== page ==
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Gasoline Alley Dental
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What Happens When You Don't Floss

April 16, 2020
Posted By: Gasoline Alley Dental

Has it been a while since you flossed?

Most Americans tend to forget to floss regularly due to hectic lives—or not fully appreciating how important it is for oral health. The bacteria that sticks to your teeth and gums can cause severe damage to your general health as well. At Gasoline Alley Dental, the best way to prevent dental emergencies is by practicing preventive oral care. 

Daily brushing and flossing can help get rid of plaque that builds up daily, but only regular dental cleanings with Dr. Darren Whitehead in Red Deer County can effectively eliminate build-up that your Toothbrush and floss cannot reach. Dental exams every six months or as recommended allow us to identify oral problems like decay and infection that can have a severe impact on your body if left untreated. 

Your Toothbrush Can't Reach All Areas of Your Mouth‚Äč

While brushing can address most surfaces of your teeth, there are some hard-to-reach places where bacteria can hide.

When bacteria and food are allowed to remain, they can lead to bad breath, tooth decay, gum disease, and more. 

Bad Breath and Not Flossing

Brushing your teeth is excellent for removing a lot of plaque, but the bristles cannot get in between the teeth. Flossing can remove bacteria, food debris, and plaque from these tight spaces.

When food stays in your mouth, it begins to smell terrible. That, in turn, can make your breath smell when you speak or open your mouth, a characteristic most of us do not want to be associated with.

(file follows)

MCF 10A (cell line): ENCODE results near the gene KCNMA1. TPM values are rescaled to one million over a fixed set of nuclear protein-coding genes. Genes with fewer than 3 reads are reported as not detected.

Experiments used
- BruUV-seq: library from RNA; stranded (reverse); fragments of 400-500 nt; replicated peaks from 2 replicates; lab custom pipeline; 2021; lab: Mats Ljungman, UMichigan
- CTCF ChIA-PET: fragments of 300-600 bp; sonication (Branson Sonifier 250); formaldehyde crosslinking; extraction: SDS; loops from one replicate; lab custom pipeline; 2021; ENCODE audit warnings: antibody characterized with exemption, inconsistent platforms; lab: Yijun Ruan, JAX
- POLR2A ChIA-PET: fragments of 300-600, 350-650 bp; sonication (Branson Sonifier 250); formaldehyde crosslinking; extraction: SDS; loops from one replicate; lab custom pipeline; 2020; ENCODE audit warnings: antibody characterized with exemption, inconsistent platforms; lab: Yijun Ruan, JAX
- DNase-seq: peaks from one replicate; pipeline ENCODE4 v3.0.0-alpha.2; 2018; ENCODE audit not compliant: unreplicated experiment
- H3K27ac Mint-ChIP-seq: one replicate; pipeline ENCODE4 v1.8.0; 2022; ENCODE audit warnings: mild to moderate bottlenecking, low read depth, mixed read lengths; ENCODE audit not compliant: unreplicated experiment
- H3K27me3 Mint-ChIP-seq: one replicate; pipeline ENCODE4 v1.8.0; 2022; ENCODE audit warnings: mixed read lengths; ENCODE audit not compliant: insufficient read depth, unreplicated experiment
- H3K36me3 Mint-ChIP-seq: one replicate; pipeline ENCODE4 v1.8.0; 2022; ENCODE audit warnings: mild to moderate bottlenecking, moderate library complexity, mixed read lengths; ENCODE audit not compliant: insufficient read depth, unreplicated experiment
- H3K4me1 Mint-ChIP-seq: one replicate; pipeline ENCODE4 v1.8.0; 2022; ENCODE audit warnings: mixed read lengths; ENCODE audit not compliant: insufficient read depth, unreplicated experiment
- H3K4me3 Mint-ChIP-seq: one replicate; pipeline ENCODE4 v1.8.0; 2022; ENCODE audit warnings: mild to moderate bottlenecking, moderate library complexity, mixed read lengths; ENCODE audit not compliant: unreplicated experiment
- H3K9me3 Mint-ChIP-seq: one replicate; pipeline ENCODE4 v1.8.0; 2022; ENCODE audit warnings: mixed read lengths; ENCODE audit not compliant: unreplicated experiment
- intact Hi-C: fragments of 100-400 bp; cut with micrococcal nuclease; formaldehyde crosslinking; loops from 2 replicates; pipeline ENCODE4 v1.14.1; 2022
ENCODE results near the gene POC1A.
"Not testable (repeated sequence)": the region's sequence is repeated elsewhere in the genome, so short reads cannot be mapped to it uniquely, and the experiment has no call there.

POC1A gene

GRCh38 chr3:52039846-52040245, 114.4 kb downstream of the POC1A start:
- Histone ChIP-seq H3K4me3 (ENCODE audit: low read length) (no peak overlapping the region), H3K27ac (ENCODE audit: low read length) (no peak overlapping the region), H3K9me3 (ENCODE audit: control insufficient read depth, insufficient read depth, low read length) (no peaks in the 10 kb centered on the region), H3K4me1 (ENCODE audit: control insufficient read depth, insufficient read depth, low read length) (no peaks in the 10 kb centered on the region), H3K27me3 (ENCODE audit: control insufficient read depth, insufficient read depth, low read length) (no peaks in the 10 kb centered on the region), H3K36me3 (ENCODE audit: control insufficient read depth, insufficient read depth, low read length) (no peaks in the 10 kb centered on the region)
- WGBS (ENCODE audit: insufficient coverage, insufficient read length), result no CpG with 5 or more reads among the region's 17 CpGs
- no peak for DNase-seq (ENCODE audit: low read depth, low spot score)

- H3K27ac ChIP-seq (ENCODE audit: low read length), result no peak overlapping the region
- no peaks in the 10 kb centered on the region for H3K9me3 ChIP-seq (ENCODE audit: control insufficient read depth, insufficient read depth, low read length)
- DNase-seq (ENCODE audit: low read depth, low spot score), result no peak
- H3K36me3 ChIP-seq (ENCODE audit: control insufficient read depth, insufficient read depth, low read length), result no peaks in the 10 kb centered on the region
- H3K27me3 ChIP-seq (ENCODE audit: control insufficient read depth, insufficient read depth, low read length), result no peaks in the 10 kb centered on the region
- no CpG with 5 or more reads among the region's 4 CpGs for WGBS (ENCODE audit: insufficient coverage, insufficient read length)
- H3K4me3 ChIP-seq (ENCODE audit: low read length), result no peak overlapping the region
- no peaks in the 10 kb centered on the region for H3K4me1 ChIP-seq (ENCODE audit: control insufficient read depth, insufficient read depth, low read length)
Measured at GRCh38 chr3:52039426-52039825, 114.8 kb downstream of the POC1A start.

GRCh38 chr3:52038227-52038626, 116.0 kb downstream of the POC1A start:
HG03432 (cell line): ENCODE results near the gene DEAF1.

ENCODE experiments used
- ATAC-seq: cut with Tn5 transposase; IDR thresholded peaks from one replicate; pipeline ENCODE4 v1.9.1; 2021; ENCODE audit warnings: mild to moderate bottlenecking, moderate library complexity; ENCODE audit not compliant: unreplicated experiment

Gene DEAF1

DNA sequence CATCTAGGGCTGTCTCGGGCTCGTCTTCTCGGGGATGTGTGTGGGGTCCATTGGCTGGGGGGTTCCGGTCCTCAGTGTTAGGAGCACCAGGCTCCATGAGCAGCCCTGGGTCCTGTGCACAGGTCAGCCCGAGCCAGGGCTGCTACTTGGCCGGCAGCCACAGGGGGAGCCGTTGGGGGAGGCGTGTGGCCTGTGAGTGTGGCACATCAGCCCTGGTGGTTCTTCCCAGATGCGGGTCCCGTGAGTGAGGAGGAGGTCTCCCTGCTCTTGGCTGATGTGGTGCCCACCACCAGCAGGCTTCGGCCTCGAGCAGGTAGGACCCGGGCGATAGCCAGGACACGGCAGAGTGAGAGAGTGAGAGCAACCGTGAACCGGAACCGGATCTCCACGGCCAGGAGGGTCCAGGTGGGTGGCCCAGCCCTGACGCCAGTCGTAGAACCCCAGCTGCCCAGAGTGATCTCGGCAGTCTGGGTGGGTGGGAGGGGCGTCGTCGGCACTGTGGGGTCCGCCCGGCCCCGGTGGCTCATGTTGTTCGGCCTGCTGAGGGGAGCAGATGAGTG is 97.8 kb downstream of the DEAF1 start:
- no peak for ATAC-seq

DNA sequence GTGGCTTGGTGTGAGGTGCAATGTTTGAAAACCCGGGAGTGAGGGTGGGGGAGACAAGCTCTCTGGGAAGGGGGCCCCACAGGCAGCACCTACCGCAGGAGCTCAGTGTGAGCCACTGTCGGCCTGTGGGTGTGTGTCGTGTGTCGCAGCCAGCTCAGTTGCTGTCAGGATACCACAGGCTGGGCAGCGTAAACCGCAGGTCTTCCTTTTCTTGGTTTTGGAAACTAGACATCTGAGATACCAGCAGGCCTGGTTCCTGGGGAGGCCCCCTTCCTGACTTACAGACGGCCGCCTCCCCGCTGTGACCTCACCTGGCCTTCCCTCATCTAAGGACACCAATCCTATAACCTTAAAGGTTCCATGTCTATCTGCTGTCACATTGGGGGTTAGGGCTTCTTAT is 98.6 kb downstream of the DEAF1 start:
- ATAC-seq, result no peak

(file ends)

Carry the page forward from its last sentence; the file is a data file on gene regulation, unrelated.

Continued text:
Plaque and Your Immune System

Plaque that builds up can trigger your immune system to attack and fight the bacteria along your teeth and gums. Gums become red, bloody, or swollen as a response from your body to protect your smile.

Bacteria in Your Mouth Can Travel Your Bloodstream

When your mouth cannot fight harmful bacteria, it can start traveling to other systems in your body to wreak havoc. Bacteria involved in gum disease can move through the bloodstream and cause inflammation in the blood vessels. 

Gum Disease Is Linked to Heart Disease

All parts of our body connect in ways we may never have imagined. Your mouth and oral health can have a profound impact on the health of your heart. Bad bacteria from your mouth can travel through inflamed tissues and accumulate on the heart valves, creating plaques that can cause heart disease, strokes, heart attacks, and more. 

Taking care of your teeth and gums can decrease your risk of heart disease. 

Oral Bacteria Can Affect Your Lungs

Bacteria loves to spread and take up residency where it can, especially if the immune system is compromised or weakened.

Without a barrier or defense, an oral infection can spread from the mouth to the lungs, often causing pneumonia. 

Gum Disease Can Cause Bone Loss

Periodontal disease often occurs when we neglect our flossing. This disease can lead to bacteria gradually eating away gum tissue and bone that surround teeth—possibly leading to tooth loss.

Flossing Can Prevent Many Oral and General Health Issues

While flossing can seem redundant after a diligent brush and mouth wash, it is critical to your well-being. Your smile may look white and clean, but the damage may not be immediately noticeable. If your gums look inflamed or swollen, you may need to schedule an appointment with Dr. Whitehead to eliminate any harmful bacteria.